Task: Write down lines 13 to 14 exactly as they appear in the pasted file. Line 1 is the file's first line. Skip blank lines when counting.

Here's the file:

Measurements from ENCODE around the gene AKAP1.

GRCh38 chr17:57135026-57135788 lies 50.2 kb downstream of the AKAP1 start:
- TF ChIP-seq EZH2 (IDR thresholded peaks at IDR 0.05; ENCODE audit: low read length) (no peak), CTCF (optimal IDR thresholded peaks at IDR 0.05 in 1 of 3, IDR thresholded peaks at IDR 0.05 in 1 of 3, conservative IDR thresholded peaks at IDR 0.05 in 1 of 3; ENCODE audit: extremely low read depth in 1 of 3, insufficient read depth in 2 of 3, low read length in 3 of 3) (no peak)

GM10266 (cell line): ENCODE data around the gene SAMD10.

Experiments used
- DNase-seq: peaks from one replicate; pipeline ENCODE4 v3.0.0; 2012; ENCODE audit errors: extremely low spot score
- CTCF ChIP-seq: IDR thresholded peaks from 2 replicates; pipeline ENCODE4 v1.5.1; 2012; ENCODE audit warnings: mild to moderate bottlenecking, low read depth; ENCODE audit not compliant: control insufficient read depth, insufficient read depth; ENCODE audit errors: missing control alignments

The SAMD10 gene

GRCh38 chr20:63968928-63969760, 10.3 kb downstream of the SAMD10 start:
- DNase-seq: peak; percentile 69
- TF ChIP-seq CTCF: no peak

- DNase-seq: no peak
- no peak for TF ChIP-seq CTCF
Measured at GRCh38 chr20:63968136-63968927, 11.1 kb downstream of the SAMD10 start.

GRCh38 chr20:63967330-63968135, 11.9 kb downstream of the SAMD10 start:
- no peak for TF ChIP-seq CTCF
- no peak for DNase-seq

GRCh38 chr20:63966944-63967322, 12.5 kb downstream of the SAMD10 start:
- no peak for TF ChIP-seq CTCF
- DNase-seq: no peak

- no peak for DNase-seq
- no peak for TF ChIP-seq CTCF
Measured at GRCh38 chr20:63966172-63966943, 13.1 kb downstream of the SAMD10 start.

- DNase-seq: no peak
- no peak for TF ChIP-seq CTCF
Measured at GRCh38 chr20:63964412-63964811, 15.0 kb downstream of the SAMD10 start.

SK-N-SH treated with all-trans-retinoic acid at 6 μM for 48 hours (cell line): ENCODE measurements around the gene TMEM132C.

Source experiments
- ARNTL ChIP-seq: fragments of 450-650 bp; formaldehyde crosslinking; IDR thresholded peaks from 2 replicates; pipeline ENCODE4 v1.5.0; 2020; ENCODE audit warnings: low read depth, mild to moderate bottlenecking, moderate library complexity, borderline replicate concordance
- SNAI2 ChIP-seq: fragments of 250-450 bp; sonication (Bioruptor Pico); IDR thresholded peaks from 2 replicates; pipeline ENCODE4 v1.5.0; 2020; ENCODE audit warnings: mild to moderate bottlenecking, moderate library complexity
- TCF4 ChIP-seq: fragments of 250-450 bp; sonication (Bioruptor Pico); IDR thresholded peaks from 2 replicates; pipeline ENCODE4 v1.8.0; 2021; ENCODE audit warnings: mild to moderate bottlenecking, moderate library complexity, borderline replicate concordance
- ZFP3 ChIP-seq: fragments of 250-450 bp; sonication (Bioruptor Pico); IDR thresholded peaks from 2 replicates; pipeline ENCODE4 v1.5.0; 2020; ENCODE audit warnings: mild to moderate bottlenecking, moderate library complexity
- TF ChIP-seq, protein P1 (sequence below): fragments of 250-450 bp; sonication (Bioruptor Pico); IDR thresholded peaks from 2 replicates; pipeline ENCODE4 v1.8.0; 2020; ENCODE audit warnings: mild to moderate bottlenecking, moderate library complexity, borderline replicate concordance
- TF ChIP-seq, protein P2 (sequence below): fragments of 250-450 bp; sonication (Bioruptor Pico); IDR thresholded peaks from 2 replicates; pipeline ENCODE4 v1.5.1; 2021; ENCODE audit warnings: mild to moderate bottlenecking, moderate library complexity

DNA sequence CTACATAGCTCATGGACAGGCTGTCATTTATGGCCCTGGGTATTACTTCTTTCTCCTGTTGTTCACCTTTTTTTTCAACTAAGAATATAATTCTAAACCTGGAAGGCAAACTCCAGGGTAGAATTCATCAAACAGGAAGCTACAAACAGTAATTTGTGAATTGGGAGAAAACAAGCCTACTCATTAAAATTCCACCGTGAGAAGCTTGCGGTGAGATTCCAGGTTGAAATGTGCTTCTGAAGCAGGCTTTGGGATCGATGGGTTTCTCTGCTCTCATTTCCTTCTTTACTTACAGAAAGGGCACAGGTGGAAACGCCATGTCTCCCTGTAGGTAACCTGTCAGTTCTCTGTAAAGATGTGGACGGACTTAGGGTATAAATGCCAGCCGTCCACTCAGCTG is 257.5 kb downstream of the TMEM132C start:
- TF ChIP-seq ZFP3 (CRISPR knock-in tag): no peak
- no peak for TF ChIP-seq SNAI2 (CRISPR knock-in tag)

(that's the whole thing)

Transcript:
- no peak for TF ChIP-seq CTCF
Measured at GRCh38 chr20:63968136-63968927, 11.1 kb downstream of the SAMD10 start.